Federal Court Denies Government Attempt to Delay Release of Telecom Records. Again.
Today a federal district court denied the government's latest emergency motion asking for a 30-day stay in last Friday's deadline to release records relating to telecom lobbying over last year's debate over immunity for corporate participation in government spying. The new deadline is October 16, at 4 p.m. Pacific time. We sought the records pursuant to the Freedom of Information Act.
On September 24, Judge Jeffrey White had ordered the Director of National Intelligence and Department of Justice to turn over many of the records we requested by Friday, October 9, 2009. Last week, the agencies asked him to postpone his order while the government decided whether or not to appeal, which EFF opposed. Judge White denied the motion.
On October 8, the day before the documents were due, the DOJ and ODNI filed an emergency motion asking the Court of Appeals for a 30-day stay while the agencies continue to contemplate an appeal. Around noon on October 9, the Ninth Circuit denied their emergency motion, telling the government it had to file for a motion for a stay pending appeal in the district court first.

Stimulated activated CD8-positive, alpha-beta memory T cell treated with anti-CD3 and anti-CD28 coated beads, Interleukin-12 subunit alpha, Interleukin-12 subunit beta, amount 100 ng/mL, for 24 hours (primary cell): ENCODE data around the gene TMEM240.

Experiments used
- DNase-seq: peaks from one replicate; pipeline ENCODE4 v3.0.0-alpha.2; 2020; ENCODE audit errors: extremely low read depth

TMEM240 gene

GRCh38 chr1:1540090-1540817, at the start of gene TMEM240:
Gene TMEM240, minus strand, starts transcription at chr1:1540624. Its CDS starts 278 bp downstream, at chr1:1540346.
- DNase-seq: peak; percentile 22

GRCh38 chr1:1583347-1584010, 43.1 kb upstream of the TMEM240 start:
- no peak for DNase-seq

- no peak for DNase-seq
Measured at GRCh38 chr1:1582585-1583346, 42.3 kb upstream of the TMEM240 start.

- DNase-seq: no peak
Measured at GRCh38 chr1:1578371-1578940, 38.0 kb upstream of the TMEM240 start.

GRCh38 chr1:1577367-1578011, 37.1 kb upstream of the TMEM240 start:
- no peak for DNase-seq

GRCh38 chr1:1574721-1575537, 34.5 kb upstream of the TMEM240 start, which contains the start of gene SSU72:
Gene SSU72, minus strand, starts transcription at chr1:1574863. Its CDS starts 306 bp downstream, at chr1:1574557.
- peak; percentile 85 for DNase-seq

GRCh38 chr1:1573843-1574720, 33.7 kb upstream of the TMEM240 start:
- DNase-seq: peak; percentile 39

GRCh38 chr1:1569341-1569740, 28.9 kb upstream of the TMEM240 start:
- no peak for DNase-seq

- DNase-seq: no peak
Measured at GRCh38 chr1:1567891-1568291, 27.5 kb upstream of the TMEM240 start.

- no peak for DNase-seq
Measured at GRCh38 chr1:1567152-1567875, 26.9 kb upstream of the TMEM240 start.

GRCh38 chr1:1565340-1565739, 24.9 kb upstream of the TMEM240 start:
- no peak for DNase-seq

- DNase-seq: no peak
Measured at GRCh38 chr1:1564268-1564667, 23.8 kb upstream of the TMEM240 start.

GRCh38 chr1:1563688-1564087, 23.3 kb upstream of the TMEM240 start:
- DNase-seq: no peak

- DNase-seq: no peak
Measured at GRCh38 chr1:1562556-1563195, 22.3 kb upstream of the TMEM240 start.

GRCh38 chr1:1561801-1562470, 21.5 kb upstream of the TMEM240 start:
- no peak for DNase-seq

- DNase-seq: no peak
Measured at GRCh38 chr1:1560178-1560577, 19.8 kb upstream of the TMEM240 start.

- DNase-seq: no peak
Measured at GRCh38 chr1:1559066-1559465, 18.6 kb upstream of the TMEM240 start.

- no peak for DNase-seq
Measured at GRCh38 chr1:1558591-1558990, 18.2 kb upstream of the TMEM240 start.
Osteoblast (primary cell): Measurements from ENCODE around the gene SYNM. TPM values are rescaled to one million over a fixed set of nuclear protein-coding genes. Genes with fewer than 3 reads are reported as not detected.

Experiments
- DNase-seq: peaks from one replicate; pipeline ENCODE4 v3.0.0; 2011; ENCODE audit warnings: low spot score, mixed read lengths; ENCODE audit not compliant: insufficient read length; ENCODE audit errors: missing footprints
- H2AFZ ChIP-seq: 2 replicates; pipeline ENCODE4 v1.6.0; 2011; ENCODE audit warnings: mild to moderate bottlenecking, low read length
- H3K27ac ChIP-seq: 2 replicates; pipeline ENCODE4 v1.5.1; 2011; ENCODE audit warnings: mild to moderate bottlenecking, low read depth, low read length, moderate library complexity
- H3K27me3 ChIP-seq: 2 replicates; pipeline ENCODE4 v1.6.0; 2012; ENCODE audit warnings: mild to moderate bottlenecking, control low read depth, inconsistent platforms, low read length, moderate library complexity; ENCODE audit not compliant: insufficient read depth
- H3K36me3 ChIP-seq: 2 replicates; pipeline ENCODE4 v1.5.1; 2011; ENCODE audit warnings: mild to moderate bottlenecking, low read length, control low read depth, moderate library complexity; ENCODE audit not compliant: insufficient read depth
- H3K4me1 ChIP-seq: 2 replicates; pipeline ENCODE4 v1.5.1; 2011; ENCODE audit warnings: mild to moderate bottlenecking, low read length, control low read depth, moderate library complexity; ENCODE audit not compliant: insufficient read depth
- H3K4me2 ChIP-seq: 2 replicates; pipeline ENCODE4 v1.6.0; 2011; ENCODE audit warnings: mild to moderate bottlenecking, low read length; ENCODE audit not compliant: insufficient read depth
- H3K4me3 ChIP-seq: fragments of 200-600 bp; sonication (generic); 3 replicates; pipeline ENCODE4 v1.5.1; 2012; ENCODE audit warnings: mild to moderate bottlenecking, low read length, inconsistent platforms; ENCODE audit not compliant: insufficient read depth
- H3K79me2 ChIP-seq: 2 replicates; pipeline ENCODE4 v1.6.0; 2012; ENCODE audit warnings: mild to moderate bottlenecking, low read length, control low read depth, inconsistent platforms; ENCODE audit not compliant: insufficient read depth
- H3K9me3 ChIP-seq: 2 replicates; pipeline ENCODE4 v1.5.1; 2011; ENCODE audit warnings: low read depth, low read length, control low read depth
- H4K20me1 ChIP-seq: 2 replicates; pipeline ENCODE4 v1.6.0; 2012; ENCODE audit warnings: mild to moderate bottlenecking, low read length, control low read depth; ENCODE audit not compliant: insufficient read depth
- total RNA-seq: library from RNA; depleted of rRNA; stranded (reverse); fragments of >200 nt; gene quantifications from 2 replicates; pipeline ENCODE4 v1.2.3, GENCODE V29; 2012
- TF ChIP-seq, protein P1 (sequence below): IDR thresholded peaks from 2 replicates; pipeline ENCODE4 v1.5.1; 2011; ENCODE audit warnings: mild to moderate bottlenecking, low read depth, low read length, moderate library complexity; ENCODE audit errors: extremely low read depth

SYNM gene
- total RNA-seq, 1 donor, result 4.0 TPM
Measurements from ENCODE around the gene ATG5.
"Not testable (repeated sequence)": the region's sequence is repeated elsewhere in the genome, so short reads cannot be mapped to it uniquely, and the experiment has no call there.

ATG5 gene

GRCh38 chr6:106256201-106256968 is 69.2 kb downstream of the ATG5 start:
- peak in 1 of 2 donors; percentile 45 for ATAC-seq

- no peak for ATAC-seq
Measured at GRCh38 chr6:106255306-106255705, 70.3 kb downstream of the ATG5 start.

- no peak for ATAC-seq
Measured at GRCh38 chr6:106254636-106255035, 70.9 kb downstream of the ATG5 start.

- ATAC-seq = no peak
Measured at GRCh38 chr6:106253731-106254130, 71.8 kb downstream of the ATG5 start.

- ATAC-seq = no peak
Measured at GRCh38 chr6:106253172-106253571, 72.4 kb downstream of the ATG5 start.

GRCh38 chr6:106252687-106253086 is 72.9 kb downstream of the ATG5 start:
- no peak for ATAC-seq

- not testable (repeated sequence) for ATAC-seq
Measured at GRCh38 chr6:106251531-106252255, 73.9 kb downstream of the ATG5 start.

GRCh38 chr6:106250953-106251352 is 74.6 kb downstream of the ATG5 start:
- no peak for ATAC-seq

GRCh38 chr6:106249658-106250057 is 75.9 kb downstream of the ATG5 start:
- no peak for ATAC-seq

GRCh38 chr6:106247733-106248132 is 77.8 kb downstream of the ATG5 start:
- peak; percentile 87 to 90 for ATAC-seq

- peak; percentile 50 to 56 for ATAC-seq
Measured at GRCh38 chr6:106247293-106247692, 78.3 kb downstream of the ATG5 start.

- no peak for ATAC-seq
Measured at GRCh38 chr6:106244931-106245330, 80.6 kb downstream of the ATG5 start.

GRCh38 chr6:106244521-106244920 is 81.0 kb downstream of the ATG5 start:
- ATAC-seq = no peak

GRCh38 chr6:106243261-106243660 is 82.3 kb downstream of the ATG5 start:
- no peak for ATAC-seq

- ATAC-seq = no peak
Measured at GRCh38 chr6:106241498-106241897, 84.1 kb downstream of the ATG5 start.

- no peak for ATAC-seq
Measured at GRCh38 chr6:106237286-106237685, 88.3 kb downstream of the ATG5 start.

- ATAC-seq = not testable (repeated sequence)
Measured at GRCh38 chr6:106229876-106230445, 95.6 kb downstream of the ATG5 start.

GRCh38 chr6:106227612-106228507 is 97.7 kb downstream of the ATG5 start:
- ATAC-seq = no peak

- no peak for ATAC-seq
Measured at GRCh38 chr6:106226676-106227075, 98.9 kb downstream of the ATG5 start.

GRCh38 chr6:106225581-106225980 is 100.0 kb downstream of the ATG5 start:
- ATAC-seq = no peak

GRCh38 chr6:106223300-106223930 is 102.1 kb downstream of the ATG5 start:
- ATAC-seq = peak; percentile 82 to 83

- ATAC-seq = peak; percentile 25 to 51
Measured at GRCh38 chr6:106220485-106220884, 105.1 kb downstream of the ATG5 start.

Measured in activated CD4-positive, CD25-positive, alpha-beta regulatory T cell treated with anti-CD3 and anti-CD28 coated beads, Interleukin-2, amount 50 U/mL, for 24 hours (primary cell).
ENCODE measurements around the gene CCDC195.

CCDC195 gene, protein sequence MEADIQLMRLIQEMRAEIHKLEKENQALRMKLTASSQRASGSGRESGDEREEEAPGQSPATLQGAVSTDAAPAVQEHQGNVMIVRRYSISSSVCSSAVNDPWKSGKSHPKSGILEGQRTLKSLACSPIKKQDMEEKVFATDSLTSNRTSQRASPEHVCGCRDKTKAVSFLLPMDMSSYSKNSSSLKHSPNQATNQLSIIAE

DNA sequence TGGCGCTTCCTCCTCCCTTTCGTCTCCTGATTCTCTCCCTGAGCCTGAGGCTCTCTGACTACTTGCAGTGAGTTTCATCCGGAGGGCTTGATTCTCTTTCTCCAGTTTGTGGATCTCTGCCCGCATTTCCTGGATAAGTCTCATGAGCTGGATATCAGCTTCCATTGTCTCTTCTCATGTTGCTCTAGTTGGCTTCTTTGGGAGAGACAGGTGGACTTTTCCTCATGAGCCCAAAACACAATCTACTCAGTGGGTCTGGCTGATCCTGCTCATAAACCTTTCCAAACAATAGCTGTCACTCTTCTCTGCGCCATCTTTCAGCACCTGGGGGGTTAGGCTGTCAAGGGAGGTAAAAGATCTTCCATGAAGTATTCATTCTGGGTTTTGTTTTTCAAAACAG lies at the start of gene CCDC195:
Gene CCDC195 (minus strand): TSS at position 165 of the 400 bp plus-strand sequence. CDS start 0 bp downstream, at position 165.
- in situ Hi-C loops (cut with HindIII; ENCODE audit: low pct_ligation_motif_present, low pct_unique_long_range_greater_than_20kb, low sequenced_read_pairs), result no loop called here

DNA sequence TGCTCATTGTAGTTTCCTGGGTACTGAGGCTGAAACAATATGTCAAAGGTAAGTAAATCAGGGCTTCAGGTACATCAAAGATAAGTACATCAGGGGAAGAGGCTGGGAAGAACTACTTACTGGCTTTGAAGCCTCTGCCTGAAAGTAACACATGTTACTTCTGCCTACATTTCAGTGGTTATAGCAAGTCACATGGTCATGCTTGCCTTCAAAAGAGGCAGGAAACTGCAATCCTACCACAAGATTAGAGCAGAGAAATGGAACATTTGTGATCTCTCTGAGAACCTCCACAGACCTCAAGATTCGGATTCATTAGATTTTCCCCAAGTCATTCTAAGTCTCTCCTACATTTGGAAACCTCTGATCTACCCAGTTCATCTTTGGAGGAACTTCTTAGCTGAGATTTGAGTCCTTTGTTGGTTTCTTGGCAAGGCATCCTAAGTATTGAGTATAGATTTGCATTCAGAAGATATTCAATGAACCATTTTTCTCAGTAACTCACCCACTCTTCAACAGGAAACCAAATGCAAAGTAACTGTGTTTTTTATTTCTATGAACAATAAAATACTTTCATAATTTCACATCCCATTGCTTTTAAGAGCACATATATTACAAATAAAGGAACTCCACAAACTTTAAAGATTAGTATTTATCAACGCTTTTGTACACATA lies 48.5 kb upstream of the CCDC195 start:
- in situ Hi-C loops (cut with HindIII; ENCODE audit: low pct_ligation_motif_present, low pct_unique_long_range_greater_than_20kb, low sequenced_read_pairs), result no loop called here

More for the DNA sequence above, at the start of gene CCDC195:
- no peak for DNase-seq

Later that afternoon, the government filed again in the federal district court, but once again did not seek a stay pending an actual appeal. Instead, for the third time, the government insisted it could delay the release of telecom lobbying records while it considered the pros and cons of appealing. Briefing was complete by noon today, and Judge White denied the third attempt at delay this afternoon.
Judge White also noted that, even if the government had actually appealed, "in order to obviate the need for the parties to appear once again before this Court before seeking the same redress on appeal, the Court has addressed the pertinent factors it would analyze in denying a motion to stay this action pending appeal," and found the "equities weigh in favor of denial of a stay."
In particular, the Court noted the "current administration’s pointed directive on transparency in government, and the public’s renewed interest in the question of legal immunity for the telecommunications companies that participated in the warrantless wiretapping program while considering currently pending legislation repealing the amendments to FISA, the Court finds that the public interest lies in favor of disclosure."